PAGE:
The situation is a little more straightforward in the French- and Italian-speaking areas although there are differences in accent and vocabulary from what you might hear in Italy and France. Then there is Romansh – Switzerland’s fourth official language – which is spoken by around 60,000 people in the south east of the country.
It’s the cantons, stupid
Switzerland is about as decentralized a country as you can get. You pay most of your taxes to your local council and can actually see your money at work on local schools, hospitals and roads.
Meanwhile, the country’s 26 cantons (a little like states in the US) are often very resistant to interference from the federal government. They have their own education and health systems and even have discretionary powers when it comes to granting citizenship.
This can mean all sorts of paperwork, including getting a new resident permit, if you decide to move from one canton to another, or even from one town or village to another. You may also find that you have to start again with the citizenship process if you move out of the area where you live. You have been warned.
Oh, and one more thing, this obsession with everything local can sometimes make Switzerland feel like one big country village. Don't be surprised, for example, if people stare at you on the streets or want to know your business. It's generally more about curiosity than rudeness.
Summer is…a thing
OK, so the "endless summer" of 2018 was a bit of an outlier, but despite the popular image of snow-capped mountains and skiing, Swiss summers can actually get pretty hot, and temperatures of 30C are not uncommon. Valais and the Italian-speaking canton of Ticino have a distinctly southern air in July and August.
Yvonand in the canton of Vaud is a great place to get that seaside feel. Photo: Swiss Tourism
And with around 1,500 lakes, lots of pristine rivers and plenty of beautiful natural spaces, there’s no shortage of things to do in Switzerland during the warmer months, while the relaxed vibe of Swiss summers takes a lot of newcomers by surprise.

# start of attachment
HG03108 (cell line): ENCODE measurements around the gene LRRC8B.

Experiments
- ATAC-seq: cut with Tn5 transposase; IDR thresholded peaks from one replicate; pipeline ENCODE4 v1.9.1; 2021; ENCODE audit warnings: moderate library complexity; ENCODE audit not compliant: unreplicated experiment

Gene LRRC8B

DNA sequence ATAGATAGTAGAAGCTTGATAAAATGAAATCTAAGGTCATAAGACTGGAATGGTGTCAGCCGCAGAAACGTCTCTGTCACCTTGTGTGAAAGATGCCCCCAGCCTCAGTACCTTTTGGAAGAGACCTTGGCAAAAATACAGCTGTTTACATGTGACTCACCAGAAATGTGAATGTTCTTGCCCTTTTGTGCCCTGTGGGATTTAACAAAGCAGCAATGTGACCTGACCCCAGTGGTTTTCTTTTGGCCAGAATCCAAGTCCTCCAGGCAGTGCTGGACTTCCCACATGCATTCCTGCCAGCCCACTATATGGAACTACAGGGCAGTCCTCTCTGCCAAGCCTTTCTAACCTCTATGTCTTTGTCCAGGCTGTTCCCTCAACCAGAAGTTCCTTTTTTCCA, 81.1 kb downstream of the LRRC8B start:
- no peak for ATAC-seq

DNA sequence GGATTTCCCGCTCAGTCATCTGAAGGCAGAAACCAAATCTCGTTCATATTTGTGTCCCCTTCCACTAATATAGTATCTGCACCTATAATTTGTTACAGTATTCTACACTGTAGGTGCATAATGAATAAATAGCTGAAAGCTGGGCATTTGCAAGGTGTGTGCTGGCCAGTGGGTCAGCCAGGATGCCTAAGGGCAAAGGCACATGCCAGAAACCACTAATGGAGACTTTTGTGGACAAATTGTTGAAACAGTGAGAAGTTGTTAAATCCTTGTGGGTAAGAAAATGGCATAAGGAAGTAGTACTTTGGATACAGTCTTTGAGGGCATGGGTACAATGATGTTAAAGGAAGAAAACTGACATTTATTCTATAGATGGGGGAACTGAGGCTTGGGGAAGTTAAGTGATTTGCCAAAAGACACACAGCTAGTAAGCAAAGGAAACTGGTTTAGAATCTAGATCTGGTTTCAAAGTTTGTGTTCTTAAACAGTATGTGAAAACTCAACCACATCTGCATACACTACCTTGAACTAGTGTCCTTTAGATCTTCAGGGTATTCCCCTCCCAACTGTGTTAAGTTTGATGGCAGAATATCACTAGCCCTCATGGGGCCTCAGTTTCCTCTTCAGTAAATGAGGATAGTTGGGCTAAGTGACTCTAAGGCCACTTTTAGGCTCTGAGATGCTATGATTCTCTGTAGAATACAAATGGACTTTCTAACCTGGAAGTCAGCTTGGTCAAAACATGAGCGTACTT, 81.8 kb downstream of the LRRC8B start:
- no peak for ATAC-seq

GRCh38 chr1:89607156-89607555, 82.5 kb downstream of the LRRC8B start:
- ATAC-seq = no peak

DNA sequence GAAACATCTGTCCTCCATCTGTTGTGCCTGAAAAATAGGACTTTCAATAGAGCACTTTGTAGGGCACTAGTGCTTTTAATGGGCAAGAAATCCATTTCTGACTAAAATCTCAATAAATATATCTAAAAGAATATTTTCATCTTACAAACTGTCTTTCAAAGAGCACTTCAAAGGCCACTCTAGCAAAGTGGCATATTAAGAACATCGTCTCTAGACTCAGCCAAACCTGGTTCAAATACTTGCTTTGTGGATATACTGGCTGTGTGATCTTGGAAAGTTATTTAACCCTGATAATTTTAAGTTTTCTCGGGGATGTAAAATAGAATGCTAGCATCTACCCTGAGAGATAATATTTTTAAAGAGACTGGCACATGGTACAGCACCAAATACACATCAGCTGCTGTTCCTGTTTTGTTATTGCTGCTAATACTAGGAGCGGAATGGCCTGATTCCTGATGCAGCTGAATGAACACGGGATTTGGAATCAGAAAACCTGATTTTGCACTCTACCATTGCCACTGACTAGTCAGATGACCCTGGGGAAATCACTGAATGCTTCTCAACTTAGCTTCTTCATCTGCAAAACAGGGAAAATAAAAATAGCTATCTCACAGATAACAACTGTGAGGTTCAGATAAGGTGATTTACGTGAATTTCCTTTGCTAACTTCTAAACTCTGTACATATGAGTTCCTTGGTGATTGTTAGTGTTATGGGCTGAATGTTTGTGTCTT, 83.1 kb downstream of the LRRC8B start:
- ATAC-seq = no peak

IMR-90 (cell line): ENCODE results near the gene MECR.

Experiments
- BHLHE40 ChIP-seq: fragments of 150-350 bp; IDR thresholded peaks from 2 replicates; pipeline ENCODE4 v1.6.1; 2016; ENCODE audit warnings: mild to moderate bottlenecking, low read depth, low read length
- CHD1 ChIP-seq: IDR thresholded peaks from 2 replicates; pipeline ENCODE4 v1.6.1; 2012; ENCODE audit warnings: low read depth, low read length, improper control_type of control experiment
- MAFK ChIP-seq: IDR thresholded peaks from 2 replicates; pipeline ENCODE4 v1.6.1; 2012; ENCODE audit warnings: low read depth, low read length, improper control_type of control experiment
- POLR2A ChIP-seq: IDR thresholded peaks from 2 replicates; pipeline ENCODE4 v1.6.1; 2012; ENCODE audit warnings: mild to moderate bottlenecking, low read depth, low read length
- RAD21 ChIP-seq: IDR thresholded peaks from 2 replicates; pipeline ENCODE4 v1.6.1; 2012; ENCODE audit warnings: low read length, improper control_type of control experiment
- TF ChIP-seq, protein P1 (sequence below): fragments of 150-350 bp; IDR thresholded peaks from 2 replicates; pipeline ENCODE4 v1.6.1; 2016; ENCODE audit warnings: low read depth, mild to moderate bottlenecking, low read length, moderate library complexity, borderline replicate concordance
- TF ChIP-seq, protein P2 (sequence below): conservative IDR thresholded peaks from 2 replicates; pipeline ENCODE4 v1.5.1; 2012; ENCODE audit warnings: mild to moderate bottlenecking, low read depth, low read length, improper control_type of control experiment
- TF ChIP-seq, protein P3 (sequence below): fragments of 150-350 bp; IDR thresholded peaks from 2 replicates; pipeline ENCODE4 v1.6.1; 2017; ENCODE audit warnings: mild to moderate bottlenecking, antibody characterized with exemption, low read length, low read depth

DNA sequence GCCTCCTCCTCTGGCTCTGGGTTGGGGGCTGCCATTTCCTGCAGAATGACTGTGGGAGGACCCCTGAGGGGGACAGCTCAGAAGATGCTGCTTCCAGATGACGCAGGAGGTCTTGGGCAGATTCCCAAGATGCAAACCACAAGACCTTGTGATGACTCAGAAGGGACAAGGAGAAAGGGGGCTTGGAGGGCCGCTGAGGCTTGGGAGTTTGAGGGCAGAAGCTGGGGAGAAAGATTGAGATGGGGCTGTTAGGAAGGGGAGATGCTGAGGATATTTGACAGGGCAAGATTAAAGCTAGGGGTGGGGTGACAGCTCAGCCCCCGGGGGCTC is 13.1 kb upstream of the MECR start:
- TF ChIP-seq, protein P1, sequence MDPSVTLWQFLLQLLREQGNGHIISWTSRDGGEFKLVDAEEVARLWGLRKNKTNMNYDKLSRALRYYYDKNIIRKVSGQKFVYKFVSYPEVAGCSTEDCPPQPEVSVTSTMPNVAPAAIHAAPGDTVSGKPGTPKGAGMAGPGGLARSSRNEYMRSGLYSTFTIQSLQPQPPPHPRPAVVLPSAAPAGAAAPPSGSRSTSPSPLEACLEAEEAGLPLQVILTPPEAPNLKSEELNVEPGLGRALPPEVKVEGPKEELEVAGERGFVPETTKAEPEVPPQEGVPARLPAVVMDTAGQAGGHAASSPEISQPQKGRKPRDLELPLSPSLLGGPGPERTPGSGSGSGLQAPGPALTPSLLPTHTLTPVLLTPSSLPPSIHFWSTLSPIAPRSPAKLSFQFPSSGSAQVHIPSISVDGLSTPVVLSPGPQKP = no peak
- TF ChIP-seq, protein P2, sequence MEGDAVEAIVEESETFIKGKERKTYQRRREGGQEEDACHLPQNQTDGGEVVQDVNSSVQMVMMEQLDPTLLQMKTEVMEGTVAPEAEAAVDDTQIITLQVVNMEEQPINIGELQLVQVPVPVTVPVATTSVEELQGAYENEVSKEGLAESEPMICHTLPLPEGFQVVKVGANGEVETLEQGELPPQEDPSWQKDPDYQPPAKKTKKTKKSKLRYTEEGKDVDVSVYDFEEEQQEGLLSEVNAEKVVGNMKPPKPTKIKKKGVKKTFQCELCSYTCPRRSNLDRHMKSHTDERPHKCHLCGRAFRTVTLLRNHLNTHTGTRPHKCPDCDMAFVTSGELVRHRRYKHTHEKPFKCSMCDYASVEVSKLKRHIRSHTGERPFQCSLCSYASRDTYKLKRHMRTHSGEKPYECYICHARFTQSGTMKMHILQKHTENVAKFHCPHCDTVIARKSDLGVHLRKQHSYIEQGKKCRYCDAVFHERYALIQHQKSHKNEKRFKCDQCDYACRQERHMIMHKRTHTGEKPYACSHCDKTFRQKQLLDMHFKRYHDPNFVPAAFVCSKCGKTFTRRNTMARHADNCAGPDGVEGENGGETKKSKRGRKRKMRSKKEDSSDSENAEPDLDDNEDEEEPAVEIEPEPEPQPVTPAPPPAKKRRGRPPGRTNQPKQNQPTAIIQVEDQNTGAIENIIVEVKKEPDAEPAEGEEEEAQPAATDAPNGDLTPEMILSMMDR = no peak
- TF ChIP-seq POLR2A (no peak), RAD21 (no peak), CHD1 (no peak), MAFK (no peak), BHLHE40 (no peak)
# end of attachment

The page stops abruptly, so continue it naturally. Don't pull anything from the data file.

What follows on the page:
Not everyone knows how to yodel (or ski)
If your image of Switzerland is based on The Sound of Music (a film a lot of Swiss people haven’t even heard of, by the way), you might be surprised to discover a diverse, modern culture where hip hop is a lot more popular that yodelling. At the same time, the Swiss are very proud of their traditions and it is possible to see everything from hornussen (a bizarre golf-like sport) and schwingen – the Swiss form of wrestling – around the country.
There are a lot of foreigners
Just over a quarter of all people living in Switzerland are not actually Swiss. While part of the reason for this high number is the fact that it is famously difficult for foreigners to get their hands on a passport (Switzerland only this year made it easier for third-generation immigrants to get citizenship), the country is also very international.
Don’t be surprised to find yourself mixing with Serbs, Spaniards and Somalians when you are out and about.
Switzerland is an island
Stuck in the middle of the European Union but not part of it, Switzerland remains a world unto itself. With its unique form of direct democracy, gravity-defying scenery, and linguistic diversity, it is at once outward-looking (by necessity) and self-obsessed. Often it feels as if the rest of the world simply doesn't exist even though the nearest country may be a matter of just minutes away.